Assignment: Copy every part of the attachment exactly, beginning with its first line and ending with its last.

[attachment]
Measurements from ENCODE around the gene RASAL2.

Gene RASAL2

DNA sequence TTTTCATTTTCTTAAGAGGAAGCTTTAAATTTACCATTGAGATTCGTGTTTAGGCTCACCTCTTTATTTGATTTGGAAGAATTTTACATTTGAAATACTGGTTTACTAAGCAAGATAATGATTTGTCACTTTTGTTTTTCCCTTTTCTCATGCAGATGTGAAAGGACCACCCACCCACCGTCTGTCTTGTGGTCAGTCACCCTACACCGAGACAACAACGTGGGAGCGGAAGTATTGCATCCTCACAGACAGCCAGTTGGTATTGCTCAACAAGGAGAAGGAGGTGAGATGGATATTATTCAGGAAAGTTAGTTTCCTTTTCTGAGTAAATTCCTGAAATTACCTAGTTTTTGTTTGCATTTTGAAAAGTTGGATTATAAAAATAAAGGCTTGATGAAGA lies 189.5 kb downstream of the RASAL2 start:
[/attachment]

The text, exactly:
Measurements from ENCODE around the gene RASAL2.

Gene RASAL2

DNA sequence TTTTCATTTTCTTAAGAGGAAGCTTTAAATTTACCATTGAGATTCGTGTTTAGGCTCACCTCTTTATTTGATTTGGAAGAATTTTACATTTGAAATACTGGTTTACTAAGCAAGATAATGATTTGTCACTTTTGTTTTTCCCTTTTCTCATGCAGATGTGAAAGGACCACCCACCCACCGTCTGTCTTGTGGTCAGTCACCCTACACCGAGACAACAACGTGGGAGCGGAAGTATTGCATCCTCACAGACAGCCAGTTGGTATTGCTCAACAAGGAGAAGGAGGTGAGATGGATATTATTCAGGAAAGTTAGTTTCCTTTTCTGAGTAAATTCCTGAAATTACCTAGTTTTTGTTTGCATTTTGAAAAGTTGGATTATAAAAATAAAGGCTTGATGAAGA lies 189.5 kb downstream of the RASAL2 start: